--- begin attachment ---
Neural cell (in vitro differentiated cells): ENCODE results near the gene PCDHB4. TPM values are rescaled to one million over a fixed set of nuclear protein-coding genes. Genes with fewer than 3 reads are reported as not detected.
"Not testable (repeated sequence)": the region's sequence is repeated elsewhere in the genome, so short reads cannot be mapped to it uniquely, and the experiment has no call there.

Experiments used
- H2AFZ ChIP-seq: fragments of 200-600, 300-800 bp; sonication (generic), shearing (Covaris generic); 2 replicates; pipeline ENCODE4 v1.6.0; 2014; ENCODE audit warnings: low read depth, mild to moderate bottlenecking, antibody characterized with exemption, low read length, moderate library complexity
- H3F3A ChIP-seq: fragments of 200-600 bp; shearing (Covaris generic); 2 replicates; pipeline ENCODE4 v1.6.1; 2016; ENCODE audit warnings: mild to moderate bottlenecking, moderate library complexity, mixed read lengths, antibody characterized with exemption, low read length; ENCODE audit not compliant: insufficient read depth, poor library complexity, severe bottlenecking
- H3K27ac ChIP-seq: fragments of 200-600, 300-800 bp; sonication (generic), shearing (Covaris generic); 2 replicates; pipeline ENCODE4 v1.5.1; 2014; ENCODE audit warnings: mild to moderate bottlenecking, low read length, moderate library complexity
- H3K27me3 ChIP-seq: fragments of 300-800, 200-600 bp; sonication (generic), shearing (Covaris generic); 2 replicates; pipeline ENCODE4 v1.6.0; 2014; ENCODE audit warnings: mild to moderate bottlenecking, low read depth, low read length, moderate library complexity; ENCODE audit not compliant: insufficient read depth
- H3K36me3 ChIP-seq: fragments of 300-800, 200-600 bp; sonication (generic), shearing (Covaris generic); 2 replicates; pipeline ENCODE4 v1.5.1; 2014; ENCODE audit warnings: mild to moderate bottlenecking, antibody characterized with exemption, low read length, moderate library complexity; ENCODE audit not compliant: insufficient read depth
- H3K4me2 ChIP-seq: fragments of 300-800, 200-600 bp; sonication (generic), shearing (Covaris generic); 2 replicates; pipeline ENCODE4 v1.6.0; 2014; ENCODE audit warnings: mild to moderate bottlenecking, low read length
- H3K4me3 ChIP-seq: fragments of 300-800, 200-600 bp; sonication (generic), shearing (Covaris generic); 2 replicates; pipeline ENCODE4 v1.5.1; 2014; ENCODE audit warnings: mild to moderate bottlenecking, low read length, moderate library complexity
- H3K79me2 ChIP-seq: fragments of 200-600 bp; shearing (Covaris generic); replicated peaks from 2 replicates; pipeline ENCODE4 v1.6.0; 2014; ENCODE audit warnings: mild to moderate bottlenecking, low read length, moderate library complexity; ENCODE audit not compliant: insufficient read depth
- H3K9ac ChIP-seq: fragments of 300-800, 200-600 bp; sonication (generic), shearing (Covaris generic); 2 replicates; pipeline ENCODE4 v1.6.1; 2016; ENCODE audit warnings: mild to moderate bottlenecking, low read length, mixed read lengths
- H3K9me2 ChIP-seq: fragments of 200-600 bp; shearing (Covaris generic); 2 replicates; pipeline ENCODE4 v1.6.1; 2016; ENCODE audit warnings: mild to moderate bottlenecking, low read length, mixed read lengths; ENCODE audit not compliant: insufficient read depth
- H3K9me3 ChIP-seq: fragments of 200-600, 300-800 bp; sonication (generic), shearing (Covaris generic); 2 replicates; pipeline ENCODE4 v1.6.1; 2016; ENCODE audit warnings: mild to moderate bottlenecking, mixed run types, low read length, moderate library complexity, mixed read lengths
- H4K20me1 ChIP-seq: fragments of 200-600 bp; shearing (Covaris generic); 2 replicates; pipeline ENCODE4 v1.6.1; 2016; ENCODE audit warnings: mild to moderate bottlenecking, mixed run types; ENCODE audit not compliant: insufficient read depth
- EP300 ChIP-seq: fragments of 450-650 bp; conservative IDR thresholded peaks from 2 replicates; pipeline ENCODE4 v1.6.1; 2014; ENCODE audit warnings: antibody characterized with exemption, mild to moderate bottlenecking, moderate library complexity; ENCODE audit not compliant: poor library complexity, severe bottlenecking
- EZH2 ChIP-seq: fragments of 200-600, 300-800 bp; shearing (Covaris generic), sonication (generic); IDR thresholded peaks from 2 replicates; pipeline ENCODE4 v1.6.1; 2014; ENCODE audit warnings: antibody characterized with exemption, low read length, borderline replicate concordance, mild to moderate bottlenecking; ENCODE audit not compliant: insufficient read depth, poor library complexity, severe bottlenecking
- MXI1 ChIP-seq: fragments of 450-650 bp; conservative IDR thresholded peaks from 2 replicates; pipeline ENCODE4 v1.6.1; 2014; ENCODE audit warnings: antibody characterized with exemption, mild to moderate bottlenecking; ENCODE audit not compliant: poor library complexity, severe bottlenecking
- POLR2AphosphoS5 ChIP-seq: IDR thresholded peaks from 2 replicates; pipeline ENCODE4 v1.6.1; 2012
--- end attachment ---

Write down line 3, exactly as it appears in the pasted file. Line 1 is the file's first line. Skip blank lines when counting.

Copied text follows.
Experiments used